Virtual Mystery Book Group

This group is a permanently virtual book group focusing on all kinds of mysteries. We will explore a new Theme for 3 months in a row at 3 times during the year.

It meets 9 times a year by Zoom on a Wednesday from 4:30-5:30 during the months of January-March, May-July and September-November.

You can join for one session, all sessions or any time a book or theme interests you. Register in the library’s Event calendar to have a Zoom Link sent to you before the meeting.  Please send questions and theme or book suggestions to Phoebe Acheson, Facilitator. 

Winter 2023 Theme : Classic Mysteries

To start off 2023, we’ll delve into some classics of the genre. In January, we’ll read three short stories from the early days of mysteries, by the pioneering authors Arthur Conan Doyle, Maurice Leblanc, and G.K. Chesterton. In February, we’ll learn about bell-ringing in Kent England as well as solving two distinct crimes when we read The Nine Tailors by Dorothy Sayers. In March, we’ll explore the historical mystery of Richard III with hospitalized Alan Grant as we read Josephine Tey’s The Daughter of Time.

Wednesday January 11, 2023, 4:30pm: Three Short Stories. Register.

All of these stories are out of copyright and thus available online, directly linked above. They are also collected in various anthologies; please let us know if we can help you find a print copy!

Arthur Conan Doyle (1859-1930) wrote the first Sherlock Homes novel in 1886, and is given almost single credit for the wild popularity of crime fiction which persists to this day. In addition to writing fiction he was a physician and spiritualist and wrote widely on a variety of topics. Leblanc (1864-1941), Doyle’s contemporary, began his career as a journalist and novelist but found true success writing the adventures of the thief, Arsene Lupin, who was his main character. Chesterton (1874-1936) also wrote widely, but is best known for his Christian apologetics, so it is fitting that his detective is a Roman Catholic priest.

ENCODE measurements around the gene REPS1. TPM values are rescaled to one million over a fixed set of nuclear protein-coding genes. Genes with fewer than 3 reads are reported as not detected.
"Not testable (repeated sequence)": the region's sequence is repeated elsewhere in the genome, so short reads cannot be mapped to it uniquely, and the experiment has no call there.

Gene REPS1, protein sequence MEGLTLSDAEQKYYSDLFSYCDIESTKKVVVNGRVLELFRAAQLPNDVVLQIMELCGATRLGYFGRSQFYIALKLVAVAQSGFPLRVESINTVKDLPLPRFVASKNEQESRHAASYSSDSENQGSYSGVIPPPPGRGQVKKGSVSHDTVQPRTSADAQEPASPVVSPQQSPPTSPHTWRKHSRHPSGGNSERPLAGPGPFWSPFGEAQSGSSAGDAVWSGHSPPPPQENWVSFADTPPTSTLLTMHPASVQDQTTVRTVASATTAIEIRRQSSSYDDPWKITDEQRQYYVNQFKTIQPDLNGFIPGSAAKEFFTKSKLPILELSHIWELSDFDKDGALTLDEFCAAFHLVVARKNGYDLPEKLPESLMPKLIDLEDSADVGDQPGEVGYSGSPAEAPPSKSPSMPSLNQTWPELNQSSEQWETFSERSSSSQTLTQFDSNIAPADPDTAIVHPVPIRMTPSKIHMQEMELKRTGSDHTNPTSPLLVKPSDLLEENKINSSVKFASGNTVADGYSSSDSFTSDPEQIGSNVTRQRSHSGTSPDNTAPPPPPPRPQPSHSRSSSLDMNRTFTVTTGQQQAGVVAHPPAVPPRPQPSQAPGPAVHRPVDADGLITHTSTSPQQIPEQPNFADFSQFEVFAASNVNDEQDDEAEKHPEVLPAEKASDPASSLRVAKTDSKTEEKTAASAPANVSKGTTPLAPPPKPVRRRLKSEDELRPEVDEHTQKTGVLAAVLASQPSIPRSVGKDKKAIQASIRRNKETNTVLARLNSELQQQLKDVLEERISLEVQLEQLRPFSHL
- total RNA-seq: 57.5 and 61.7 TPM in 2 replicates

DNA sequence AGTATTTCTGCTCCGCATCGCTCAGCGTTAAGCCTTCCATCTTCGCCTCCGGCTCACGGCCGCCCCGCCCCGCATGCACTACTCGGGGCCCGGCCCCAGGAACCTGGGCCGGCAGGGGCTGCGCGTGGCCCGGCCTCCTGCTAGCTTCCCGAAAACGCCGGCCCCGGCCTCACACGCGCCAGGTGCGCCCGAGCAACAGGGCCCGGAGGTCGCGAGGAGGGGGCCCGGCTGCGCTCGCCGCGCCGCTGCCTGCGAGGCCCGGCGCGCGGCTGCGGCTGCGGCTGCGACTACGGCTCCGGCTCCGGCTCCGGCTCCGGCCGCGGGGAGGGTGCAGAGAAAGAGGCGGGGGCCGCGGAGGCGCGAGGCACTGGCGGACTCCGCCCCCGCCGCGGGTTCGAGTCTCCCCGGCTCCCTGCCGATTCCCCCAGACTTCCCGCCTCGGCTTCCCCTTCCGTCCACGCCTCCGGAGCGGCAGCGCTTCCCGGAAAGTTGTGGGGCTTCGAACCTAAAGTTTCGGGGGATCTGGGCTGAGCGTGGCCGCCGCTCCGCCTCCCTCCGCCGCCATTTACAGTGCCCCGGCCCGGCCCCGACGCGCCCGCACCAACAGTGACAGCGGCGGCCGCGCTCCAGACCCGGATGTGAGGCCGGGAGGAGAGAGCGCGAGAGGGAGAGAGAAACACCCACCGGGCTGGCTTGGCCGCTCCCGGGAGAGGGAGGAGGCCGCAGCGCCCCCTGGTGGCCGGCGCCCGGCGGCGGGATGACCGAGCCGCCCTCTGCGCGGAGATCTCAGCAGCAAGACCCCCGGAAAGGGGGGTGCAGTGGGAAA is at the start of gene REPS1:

Descriptions: Is there any need to describe Sherlock Holmes? “A Scandal in Bohemia” was the first short story featuring Holmes, and one of the author’s favorites. It also includes his most notable female character, Irene Adler. “The Arrest of Arsene Lupin” introduces the ‘gentleman thief’ whose exploits, while illegal, are perhaps not of entirely dubious morality. “The Hammer of God” is classic Chesterton, with a cryptic Father Brown turning the mystery upon its head and quietly walking away after determining the true story.

Wednesday February 8, 2023, 4:30pm: The Nine Tailors, by Dorothy Sayers. Register.

Available in CLAMS.

Dorothy Sayers (1893-1957) was ranked with Christie (and Margery Allingham and Ngaio Marsh) as top mystery authors of the Golden Age, although she also had a career as an essayist and published an English translation of Dante’s Divine Comedy. The Nine Tailors (1934) is the ninth of her novels featuring Lord Peter Wimsey, a British aristocrat who solves crimes as a hobby.

Description: The nine tellerstrokes from the belfry of an ancient country church toll out the death of an unknown man and call the famous Lord Peter Wimsey to investigate the good and evil that lurks in every person. Steeped in the atmosphere of a quiet parish in the strange, flat fen-country of East Anglia, this is a tale of suspense, character, and mood by an author critics and readers rate as one of the great masters of the mystery novel.

Wednesday March 8, 2023, 4:30pm: The Daughter of Time, by Josephine Tey. Register.

Available in CLAMS.

Josephine Tey was the pseudonym of the Scottish author Elizabeth MacKintosh (1896-1952), who wrote plays as well as eight mystery novels. Six of them featured police detective Alan Grant, but The Daughter of Time (1951) is unusual in that the detective is flat on his back in a hospital bed, the crime took place five hundred years earlier, and the sources are historical documents.

Description: In The Daughter of Time, Tey focuses on the legend of Richard III, the evil hunchback of British history accused of murdering his young nephews. While at a London hospital recuperating from a fall, Inspector Alan Grant becomes fascinated by a portrait of King Richard. A student of human faces, Grant cannot believe that the man in the picture would kill his own nephews. With an American researcher’s help, Grant delves into his country’s history to discover just what kind of man Richard Plantagenet was and who really killed the little princes.